Dr. Fried’s interests are focused on using TMS in conjunction with electromyography (EMG) and electroencephalography (EEG) This knowledge has the potential to improve public health by characterizing reliable and potentially modifiable markers of cerebral function that could be translated into novel therapeutic targets for interventions to improve cognition and reduce the risk of developing dementia.
Dr. Fried has a second line of applied research to evaluate the reliability and optimize the efficacy of noninvasive brain stimulation techniques such as TMS and transcranial electric stimulation as assessments of neurophysiology and the mechanisms of brain plasticity in humans.

Harvard Catalyst Profile: https://connects.catalyst.harvard.edu/Profiles/display/Person/121647

Gibbons, Christopher H., M.D. Assistant Professor of Neurology

Dr. Gibbons is an Associate Professor of Neurology at Harvard Medical School and actively engaged in clinical/translational research and has published extensively on peripheral and autonomic disorders.  His current areas of research include: 1) developing novel biomarkers for neurodegenerative disorders and 2) defining the mechanisms and pathophysiology underlying the development of neuropathy.

Harvard Catalyst Profile: https://connects.catalyst.harvard.edu/Profiles/display/Person/67393

ORCiD: 0000-0003-0087-5336

The distribution of phosphorylated alpha-synuclein in PD and MSA In this figure, the biopsy locations are shown in the middle cartoon figure.  Biopsies from a patient with MSA are shown in purple boxes (A, B, C), the biopsy results from a patient with PD are shown in the pale green outlined boxes (D, E, F).   The biopsy from the posterior cervical region of a patient with MSA is shown in panel A (A.a-A.f), where multiple positive regions are seen in the sub-epidermal plexus.  These are shown in more expanded detail in A.a-A.c and A.d-A.f, where phosphorylated alpha-synuclein is seen in red (A.a, A.d), and PGP9.5 in green (A.b, A.e) and the merged images (A.c, A.f).  Similar images are seen in the distal thigh (panel B) and distal leg (Panel C) biopsy sites in a patient with MSA.  The biopsy taken from the posterior cervical region in patients with PD is shown in panel D where a two adjacent positive fibers are seen.  The yellow box expands the view of this with phosphorylated alpha-synuclein in red seen in D.a, the overlying nerve fibers stained with protein gene product 9.5 (PGP9.5) in D.b and the merged image in D.c.  A similar result is shown in E with a single fiber containing phosphorylated alpha-synuclein in E.a, with PGP 9.5 in E.b and the merged image in E.c.   The biopsy sites at the distal leg (F) demonstrate regions where no phosphorylated alpha synuclein is noted (F.a) although nerve fibers are clearly identified (F.b).  The white scale bar = 50 micrometers.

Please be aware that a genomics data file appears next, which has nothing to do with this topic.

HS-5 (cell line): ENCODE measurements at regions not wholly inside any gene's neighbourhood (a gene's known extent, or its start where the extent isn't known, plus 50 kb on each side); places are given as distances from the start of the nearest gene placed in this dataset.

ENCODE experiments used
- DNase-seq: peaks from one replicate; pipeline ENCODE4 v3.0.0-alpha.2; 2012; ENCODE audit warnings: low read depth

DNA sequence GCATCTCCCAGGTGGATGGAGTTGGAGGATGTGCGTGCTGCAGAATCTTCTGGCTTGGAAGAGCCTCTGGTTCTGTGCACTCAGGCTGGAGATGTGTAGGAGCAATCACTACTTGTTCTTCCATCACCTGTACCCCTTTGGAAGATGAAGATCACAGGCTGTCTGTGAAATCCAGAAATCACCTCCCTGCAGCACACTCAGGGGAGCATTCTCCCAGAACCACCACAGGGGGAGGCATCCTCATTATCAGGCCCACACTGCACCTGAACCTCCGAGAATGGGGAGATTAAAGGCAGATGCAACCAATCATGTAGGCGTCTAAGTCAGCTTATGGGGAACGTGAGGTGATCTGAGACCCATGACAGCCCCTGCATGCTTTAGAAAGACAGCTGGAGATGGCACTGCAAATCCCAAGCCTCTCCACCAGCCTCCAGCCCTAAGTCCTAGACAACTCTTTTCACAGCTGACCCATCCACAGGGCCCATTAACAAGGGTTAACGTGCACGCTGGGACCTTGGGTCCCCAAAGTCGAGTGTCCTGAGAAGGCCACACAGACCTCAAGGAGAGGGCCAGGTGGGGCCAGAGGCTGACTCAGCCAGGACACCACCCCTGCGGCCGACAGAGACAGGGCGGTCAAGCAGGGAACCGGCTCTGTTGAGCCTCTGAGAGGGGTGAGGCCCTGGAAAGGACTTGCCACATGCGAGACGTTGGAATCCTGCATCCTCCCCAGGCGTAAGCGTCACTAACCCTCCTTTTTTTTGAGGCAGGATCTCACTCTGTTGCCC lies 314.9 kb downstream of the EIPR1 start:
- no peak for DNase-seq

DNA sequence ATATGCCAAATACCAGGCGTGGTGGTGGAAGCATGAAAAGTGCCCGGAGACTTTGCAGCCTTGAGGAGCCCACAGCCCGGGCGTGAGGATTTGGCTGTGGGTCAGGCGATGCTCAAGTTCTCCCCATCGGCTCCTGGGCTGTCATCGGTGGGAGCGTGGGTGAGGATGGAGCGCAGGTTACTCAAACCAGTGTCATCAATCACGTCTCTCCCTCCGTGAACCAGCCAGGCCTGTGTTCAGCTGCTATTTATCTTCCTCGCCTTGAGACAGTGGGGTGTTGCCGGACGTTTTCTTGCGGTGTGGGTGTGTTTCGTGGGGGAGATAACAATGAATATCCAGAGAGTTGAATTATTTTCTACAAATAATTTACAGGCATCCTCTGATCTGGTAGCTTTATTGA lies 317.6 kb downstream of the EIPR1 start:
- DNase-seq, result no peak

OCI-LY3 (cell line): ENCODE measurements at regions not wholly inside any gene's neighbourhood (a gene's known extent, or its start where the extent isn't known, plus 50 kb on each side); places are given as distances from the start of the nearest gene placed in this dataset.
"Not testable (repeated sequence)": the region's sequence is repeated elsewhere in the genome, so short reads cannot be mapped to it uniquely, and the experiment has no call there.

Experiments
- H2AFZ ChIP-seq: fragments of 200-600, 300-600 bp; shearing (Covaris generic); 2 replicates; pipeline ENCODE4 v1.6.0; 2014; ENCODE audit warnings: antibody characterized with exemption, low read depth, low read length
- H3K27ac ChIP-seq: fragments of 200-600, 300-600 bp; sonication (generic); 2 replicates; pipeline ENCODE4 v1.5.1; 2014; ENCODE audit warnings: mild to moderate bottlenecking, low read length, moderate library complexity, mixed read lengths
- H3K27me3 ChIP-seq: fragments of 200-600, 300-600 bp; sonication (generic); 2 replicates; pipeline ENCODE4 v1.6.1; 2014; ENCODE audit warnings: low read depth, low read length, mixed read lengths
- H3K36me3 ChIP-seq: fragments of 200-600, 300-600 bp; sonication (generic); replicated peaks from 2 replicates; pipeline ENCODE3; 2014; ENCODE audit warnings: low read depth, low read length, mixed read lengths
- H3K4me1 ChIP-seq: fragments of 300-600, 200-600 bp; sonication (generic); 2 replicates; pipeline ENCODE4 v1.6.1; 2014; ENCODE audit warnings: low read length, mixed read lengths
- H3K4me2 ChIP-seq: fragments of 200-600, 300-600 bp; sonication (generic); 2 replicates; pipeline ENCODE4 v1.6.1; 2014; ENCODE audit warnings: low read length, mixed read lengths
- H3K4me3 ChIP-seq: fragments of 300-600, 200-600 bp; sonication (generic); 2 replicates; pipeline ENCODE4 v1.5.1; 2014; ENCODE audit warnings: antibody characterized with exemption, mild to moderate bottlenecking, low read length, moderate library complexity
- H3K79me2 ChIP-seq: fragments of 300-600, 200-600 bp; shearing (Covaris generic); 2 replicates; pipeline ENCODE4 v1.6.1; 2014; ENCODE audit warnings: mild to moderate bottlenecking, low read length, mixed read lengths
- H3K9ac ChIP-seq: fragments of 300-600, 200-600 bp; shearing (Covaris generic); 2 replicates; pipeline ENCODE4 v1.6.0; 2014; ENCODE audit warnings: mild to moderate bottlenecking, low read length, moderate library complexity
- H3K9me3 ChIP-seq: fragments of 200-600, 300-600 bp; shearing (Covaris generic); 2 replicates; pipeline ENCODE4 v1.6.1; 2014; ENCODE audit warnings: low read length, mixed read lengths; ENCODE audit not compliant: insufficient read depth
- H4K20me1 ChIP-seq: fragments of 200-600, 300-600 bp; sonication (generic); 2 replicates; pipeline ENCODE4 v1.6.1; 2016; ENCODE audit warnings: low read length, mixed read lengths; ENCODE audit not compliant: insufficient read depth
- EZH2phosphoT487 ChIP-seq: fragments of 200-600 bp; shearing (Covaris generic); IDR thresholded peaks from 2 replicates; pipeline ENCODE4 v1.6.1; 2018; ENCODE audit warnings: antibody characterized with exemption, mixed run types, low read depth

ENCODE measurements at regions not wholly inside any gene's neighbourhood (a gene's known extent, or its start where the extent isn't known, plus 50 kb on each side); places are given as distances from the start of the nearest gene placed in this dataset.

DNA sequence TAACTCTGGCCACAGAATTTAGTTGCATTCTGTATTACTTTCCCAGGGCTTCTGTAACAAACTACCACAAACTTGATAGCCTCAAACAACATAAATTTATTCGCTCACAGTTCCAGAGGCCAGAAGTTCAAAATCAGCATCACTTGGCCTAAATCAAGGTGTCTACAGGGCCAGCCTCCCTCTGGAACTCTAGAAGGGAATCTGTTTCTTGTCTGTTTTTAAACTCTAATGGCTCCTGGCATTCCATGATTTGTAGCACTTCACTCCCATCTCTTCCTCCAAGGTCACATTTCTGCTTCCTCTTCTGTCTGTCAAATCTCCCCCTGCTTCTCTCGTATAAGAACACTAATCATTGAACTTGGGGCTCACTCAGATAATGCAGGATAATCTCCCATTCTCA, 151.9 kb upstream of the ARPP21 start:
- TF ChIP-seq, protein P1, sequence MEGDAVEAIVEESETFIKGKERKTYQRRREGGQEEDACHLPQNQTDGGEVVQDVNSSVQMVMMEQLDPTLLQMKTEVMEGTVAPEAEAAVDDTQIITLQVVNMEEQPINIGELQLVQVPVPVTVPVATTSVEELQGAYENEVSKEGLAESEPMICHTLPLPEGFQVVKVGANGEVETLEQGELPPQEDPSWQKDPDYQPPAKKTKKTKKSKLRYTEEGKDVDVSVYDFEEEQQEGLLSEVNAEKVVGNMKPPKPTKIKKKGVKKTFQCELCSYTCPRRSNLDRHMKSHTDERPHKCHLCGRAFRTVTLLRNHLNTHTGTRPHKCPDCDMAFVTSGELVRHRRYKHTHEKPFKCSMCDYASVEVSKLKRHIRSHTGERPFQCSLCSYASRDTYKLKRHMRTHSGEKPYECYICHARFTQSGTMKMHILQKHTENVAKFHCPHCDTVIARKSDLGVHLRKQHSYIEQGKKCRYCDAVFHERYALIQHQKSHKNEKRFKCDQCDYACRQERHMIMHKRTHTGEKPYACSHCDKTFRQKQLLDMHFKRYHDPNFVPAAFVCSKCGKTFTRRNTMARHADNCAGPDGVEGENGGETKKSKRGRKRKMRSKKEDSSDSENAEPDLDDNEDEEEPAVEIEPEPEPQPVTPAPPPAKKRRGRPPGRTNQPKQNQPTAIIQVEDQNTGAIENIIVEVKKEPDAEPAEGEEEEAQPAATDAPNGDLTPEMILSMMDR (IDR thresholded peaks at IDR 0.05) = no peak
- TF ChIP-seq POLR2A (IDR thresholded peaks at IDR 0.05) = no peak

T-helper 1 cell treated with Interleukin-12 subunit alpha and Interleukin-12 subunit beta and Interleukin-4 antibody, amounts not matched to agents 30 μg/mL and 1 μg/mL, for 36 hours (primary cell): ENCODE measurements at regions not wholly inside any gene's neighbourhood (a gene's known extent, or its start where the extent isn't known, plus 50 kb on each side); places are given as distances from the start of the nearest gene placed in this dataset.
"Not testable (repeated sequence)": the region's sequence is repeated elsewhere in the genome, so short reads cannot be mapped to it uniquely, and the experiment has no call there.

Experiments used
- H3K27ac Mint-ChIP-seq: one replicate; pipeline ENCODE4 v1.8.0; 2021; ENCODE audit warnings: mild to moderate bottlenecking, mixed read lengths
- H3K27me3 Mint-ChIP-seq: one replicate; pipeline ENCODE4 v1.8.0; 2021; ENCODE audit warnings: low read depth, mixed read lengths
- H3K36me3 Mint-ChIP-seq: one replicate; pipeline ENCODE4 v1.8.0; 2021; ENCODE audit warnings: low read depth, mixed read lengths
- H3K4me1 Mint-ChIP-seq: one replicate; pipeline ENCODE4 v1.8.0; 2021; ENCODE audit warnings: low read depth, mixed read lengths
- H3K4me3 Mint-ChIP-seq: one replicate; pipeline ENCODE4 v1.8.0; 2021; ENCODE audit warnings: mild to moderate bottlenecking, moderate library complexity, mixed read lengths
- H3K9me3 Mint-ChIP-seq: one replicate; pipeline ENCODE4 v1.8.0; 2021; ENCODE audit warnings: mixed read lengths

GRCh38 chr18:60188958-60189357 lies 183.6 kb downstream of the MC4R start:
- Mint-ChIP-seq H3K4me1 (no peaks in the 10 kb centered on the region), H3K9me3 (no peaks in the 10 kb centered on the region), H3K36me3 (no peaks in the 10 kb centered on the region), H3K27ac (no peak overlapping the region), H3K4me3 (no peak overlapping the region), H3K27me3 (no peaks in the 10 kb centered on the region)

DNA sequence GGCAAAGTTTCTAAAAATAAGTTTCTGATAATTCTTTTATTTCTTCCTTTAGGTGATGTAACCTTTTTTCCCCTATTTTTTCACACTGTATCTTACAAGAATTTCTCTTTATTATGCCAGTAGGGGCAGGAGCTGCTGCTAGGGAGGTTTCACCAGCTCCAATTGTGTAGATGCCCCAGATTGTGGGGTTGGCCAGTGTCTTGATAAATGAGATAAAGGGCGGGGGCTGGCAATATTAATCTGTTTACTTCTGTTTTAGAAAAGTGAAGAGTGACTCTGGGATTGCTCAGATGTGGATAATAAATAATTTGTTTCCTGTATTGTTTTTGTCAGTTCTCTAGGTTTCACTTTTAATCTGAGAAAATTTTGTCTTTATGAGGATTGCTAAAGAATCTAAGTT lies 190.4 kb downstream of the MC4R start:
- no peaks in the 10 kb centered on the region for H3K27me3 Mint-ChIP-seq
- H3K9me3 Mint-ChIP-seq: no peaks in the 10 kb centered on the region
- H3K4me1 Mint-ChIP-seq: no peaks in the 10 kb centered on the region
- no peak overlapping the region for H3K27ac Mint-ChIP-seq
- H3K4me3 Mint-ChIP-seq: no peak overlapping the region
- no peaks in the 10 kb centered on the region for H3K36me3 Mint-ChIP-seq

Goldenholz, Daniel, MD, Ph.D., Assistant Professor of Neurology

The Goldenholz Epilepsy + Data Science Lab is dedicated to using advanced data science tools to improve the lives of people with epilepsy. Some areas we focus on: non-EEG seizure forecasting, improving drug trials through simulation and statistical innovation, biosensors to detect high-risk patients, and automating EEG interpretation.

Harvard Catalyst Profile: https://connects.catalyst.harvard.edu/Profiles/display/Person/27784

Greenstein, Patricia E., MB.BCh, Assistant Professor of Neurology

With advances in genomic medicine, there are emerging opportunities to diagnose rare diseases that patients have struggled with, for a long period of time. The integration of basic science into clinical neurogenetics is one of Dr. Greenstein’s areas of expertise clinically, and scientifically. She and her team have built up a fascinating clinic with regional referrals from the New England area to assist in the diagnosis of unknown diseases and to try to advance our knowledge about new phenotypic expressions of rare diseases.